Captain was a cat, and the beloved companion of the Reverend Ruth Monette and her partner, Melissa. Just prior to Ruth’s incumbency at St. Stephen the Martyr, Burnaby in the spring of 2018, Captain had reached age 17. His quality of life had declined dramatically and the time had come for his life to end. Captain had lived in 4 cities with Ruth and Melissa, helped them complete 3 degrees and welcomed children into their family. Ruth, in speaking with others at the church discovered that a recurring theme was the depth of relationship that we have with our pets and the question arose, “how we can honour their lives and what they’ve meant to us?”
In an email from Rev. Monette following the Blessing liturgy celebrated on October 20, she wrote about the death of Captain, and how the St. Stephen’s Pet Memorial Garden came to be:
“Captain was my first experience being the adult dealing with having a pet euthanized (we'd had many different pets through my childhood and teen years, but I wasn't the one making the decisions in those days) and the idea that I could have his ashes was new to me. So I was talking to folks at St. Stephen’s about the dynamics of being offered personalized cremation for my cat and how easily we could have agreed to that and then have had these ashes for ever. And as the grief shifts, what do you do with the ashes? Particularly for cats... I feel like dogs might have favourite spots where you could discretely scatter ashes…Later we got talking about how many of the parish's immediate neighbours live in apartments with no land to bury a pet (or their ashes) and how many of them have, because of strata rules, little dogs that live 15-20 years… But then before I really knew it, lay leaders at St Stephen's were running with the idea of creating a pet memorial garden. Colleen Butterley and Roxee Forrest took the lead on most of the work on the actual space.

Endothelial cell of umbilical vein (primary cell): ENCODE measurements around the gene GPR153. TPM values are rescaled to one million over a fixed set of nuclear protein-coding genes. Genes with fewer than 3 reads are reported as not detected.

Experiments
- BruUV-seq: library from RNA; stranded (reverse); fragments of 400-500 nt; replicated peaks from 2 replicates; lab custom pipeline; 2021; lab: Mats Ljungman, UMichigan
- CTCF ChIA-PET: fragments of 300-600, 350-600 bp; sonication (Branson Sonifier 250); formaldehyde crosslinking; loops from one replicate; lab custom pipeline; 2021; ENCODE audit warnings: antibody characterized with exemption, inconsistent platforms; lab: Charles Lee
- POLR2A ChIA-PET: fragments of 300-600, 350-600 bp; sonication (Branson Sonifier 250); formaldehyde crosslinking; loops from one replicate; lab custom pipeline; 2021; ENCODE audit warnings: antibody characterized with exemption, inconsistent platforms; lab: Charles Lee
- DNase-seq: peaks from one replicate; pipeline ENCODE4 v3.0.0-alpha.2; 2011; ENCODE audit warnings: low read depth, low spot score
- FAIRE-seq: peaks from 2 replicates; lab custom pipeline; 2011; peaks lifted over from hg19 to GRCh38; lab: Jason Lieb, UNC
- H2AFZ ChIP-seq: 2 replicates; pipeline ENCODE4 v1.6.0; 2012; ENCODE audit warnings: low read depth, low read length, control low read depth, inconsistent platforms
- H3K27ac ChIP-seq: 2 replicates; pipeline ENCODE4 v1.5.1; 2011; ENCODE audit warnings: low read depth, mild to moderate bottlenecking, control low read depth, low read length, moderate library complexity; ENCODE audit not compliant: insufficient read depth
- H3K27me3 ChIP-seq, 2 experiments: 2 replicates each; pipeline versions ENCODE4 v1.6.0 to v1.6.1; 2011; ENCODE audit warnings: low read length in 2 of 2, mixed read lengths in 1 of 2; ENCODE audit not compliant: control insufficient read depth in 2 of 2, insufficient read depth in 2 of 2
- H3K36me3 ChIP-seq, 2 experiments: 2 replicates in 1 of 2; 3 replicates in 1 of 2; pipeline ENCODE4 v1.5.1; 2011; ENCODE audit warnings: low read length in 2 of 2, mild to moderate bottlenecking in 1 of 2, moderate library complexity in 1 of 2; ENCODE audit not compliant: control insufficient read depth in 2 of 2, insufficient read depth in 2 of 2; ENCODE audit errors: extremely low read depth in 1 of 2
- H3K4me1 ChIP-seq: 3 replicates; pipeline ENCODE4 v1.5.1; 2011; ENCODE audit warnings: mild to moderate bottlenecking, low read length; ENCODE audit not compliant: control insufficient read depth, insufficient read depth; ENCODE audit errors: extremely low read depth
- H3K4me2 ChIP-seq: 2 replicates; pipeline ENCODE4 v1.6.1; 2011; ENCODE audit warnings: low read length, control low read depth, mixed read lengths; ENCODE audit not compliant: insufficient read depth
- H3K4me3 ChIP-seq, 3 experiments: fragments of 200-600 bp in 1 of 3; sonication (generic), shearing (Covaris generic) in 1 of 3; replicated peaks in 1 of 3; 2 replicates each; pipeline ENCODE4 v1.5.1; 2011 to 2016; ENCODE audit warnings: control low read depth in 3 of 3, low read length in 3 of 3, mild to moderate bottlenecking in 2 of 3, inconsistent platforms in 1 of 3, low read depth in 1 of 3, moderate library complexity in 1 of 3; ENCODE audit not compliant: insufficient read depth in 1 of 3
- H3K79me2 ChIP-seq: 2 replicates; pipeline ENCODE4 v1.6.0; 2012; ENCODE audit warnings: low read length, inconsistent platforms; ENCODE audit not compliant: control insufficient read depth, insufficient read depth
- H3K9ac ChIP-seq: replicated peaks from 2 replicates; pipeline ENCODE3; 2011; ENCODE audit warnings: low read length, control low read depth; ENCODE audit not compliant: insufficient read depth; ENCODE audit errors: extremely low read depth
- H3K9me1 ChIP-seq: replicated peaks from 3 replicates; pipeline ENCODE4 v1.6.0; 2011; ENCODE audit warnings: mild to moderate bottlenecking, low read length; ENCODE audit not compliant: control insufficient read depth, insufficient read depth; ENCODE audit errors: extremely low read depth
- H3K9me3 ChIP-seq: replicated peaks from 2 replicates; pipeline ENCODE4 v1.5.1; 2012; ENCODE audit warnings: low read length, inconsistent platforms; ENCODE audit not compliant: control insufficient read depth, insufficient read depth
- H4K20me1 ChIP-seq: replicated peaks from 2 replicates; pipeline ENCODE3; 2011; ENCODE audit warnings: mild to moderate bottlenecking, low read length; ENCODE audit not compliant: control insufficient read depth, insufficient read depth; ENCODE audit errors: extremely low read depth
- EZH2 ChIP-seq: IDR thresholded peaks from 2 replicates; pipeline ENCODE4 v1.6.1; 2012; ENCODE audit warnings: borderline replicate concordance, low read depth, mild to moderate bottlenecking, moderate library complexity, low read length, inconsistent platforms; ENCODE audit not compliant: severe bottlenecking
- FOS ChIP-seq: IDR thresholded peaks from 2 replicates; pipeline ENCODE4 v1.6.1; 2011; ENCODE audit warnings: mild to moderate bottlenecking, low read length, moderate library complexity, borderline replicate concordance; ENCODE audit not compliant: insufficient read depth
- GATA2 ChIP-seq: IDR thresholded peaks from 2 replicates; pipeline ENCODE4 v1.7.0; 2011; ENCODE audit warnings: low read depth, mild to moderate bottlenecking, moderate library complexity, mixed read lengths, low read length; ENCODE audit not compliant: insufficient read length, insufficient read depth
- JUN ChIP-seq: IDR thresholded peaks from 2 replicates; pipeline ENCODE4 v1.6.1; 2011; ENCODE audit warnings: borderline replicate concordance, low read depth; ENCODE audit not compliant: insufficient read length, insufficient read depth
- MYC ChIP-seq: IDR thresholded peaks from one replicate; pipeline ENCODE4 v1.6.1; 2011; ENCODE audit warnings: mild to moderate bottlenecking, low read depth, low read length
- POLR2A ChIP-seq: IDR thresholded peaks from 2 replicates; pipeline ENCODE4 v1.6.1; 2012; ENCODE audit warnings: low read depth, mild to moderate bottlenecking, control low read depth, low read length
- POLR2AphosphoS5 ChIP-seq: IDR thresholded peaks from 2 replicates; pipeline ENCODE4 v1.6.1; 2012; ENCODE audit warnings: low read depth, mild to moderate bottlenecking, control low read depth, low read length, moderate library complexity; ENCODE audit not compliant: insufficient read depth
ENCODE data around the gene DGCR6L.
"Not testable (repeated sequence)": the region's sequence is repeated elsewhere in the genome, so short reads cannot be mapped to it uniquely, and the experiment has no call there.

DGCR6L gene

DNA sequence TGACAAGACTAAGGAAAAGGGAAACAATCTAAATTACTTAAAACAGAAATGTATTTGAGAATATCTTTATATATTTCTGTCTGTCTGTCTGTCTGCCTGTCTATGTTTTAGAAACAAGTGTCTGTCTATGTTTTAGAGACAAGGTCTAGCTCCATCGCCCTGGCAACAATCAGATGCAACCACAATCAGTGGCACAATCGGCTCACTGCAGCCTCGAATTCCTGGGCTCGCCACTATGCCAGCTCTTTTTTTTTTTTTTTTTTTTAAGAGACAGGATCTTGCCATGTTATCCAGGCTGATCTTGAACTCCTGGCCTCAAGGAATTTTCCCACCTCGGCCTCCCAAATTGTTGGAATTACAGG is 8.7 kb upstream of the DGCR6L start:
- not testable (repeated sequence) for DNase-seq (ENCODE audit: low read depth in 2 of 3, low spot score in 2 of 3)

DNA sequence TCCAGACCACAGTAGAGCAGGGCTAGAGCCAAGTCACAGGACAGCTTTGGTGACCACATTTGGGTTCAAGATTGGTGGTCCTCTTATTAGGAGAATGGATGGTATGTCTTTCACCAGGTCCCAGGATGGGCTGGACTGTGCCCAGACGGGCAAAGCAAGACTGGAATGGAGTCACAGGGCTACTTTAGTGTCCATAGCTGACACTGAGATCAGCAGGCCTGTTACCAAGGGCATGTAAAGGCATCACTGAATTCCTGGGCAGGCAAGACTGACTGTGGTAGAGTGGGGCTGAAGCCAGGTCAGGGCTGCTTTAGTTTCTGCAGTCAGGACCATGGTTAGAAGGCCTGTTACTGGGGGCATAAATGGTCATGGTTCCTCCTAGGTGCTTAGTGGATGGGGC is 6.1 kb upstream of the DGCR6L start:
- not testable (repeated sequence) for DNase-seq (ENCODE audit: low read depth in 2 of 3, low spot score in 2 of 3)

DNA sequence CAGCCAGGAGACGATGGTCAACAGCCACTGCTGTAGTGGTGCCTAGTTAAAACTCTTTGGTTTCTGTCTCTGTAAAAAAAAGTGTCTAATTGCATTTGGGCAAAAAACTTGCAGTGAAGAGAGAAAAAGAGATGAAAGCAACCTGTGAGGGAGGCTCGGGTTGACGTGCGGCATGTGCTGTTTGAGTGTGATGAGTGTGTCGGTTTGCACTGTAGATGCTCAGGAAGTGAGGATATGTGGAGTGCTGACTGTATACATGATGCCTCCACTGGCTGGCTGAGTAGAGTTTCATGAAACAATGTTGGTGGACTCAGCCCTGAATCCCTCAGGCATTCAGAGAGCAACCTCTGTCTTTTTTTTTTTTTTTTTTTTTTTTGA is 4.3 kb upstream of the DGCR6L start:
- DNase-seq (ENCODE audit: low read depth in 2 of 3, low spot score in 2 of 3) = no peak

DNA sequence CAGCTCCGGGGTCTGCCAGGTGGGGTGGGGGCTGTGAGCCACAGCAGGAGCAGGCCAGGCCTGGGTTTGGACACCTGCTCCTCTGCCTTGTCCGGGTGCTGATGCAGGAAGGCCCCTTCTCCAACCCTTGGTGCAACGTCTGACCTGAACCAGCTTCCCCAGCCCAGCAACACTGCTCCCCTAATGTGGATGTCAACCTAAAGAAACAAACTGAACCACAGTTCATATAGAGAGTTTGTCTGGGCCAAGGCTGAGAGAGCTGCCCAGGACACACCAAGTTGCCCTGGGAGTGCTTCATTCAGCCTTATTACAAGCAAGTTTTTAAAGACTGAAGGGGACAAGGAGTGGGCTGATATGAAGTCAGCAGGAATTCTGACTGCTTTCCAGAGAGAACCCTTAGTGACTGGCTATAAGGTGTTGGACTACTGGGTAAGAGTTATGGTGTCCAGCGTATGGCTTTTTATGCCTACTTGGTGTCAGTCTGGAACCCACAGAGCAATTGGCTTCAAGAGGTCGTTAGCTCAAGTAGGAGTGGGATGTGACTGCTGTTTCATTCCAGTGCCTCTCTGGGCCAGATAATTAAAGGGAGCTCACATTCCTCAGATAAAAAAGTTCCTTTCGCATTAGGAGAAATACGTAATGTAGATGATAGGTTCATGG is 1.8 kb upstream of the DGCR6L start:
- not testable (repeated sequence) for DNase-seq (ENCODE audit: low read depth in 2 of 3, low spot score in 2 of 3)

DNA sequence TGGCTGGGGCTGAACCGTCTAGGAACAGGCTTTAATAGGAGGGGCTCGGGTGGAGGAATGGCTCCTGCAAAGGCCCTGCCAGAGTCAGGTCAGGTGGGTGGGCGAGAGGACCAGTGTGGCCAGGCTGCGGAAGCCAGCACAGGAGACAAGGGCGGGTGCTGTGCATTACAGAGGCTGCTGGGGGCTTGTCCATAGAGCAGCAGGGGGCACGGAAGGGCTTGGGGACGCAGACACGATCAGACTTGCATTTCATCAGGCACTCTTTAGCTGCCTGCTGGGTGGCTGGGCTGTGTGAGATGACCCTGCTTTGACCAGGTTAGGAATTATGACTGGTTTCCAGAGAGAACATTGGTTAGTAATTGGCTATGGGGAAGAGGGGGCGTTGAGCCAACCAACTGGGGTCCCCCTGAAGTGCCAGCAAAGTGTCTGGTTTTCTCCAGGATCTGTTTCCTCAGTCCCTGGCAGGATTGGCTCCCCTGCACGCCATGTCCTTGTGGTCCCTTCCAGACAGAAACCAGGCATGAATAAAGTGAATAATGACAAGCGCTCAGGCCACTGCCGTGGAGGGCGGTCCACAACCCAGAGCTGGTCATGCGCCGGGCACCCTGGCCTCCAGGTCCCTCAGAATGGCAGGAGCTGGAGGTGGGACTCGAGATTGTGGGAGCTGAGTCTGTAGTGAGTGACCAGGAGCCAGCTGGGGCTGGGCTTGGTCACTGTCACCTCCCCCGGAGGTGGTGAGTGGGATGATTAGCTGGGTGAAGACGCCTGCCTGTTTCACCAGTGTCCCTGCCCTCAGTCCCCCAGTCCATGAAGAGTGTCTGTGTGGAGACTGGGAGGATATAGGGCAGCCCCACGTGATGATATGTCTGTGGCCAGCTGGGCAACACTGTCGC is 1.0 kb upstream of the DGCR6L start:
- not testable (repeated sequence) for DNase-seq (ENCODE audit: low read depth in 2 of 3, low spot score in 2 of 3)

We also did some work figuring out any legal issues (which is where I learned that basically the only issue is not co-mingling human and animal remains) and sought permission from the Archbishop in June 2019, and began working on creating the space that summer.
A generous donor provided the bulk of the funding. Several smaller donations have come in to support it as well. We began with Judy Packer, a landscaper, cleaning up the space and the cedar tree where St, Francis is now. She also came back and put in a concrete slab for St. Francis to stand on. Ital Decor on Hastings created the St. Francis statue and the bowl and bench. That took extra time because they had to create the St Francis mold -- he was in their catalogue, but they'd never made him before. A parishioner, Andy Holisky, created a cedar lid for the bowl. All in, we spent about $10,000 (some of the landscaping came from Memorial Garden maintenance funds).
Everything was scheduled to be in by late spring 2020, but the pandemic delayed things and the concrete items were installed in July. October 20 was the soonest after we'd entered Phase 3 (limited in-person attendance at parish worship and events at churches in the diocese of New Westminster) that we could get Archbishop Melissa here."